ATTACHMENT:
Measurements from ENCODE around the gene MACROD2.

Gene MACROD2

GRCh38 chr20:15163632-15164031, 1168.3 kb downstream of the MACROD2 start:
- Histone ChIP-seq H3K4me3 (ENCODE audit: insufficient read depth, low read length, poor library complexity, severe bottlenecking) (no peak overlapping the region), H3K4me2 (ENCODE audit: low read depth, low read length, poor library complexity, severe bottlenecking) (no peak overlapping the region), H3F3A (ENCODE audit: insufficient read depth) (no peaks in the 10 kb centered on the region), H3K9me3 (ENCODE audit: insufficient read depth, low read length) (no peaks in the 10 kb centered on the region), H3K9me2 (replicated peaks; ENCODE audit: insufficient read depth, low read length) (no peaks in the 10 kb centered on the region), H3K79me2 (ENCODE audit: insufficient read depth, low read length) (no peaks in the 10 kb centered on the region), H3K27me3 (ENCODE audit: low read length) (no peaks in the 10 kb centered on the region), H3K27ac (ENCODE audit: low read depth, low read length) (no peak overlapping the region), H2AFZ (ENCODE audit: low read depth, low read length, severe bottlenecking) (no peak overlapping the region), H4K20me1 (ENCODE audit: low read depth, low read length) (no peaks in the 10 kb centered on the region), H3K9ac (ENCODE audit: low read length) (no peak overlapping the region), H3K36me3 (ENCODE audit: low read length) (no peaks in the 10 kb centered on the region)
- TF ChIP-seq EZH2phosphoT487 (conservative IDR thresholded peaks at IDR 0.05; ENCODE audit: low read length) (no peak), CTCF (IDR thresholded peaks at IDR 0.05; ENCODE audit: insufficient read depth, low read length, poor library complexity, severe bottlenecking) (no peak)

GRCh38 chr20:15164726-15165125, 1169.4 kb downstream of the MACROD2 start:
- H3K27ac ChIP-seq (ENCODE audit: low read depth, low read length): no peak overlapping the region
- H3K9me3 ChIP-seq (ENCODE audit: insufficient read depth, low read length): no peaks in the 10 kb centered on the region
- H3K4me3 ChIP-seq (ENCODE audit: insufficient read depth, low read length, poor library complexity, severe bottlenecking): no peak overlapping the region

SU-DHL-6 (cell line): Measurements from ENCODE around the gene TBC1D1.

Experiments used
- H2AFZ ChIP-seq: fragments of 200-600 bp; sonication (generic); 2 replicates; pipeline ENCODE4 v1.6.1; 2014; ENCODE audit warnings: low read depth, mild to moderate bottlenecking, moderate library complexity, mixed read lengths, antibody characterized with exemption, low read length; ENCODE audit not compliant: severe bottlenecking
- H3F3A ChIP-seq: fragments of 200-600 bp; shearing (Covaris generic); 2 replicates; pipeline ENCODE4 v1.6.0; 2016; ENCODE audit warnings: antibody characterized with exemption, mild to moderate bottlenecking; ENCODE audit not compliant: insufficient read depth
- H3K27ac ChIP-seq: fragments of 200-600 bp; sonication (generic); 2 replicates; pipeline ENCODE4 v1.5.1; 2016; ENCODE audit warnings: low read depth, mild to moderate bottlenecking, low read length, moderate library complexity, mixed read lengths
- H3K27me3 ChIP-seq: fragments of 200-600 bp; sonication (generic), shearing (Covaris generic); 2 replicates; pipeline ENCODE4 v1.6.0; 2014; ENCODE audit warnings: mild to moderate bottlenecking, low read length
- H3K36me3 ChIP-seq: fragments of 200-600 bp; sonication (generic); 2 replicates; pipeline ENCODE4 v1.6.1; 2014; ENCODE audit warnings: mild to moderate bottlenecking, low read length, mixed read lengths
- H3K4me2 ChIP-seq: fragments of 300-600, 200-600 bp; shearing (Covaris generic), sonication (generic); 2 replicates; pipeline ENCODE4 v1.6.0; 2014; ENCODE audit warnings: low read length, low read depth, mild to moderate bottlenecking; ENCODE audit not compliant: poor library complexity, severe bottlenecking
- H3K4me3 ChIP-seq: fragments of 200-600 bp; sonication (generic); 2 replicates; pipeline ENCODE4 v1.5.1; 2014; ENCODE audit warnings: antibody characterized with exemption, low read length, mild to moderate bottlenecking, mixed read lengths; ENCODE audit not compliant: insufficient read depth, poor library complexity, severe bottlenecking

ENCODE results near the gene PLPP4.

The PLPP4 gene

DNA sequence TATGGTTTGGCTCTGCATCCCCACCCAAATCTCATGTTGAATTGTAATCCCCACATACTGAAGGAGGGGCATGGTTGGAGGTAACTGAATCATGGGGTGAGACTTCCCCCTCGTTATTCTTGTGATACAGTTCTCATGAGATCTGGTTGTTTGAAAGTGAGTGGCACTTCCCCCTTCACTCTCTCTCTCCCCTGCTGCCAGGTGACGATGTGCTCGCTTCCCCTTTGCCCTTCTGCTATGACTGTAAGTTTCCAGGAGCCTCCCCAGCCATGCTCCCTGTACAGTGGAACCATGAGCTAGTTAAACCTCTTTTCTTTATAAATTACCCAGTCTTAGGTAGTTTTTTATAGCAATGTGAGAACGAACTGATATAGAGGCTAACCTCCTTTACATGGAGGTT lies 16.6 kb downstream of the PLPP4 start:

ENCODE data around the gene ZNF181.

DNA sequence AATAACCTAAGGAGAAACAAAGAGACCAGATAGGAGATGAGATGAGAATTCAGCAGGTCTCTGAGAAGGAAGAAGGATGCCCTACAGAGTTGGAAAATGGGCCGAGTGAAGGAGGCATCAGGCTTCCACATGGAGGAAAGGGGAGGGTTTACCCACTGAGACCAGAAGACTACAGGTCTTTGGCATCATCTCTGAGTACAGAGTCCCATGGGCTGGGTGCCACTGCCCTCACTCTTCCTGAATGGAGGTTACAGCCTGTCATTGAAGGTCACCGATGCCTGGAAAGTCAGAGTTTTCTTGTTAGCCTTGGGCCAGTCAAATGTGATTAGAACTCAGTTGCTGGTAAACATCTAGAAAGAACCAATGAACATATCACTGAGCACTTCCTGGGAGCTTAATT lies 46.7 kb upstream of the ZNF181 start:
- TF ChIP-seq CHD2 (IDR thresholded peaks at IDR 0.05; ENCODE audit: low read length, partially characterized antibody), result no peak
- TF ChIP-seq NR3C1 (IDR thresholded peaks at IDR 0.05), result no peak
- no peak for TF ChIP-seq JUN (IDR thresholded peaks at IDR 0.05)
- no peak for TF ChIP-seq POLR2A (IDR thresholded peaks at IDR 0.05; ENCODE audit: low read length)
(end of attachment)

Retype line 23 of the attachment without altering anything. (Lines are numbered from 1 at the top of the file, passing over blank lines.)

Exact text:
DNA sequence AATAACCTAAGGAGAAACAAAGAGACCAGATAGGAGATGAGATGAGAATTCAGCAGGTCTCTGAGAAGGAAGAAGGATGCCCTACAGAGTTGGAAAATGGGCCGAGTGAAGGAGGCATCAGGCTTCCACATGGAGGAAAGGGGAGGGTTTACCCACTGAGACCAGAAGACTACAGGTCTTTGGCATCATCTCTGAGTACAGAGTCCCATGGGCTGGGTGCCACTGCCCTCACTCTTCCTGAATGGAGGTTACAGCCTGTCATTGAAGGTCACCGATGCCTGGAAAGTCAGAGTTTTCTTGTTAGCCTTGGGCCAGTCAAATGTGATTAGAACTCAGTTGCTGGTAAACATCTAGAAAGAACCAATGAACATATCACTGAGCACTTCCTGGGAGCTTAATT lies 46.7 kb upstream of the ZNF181 start: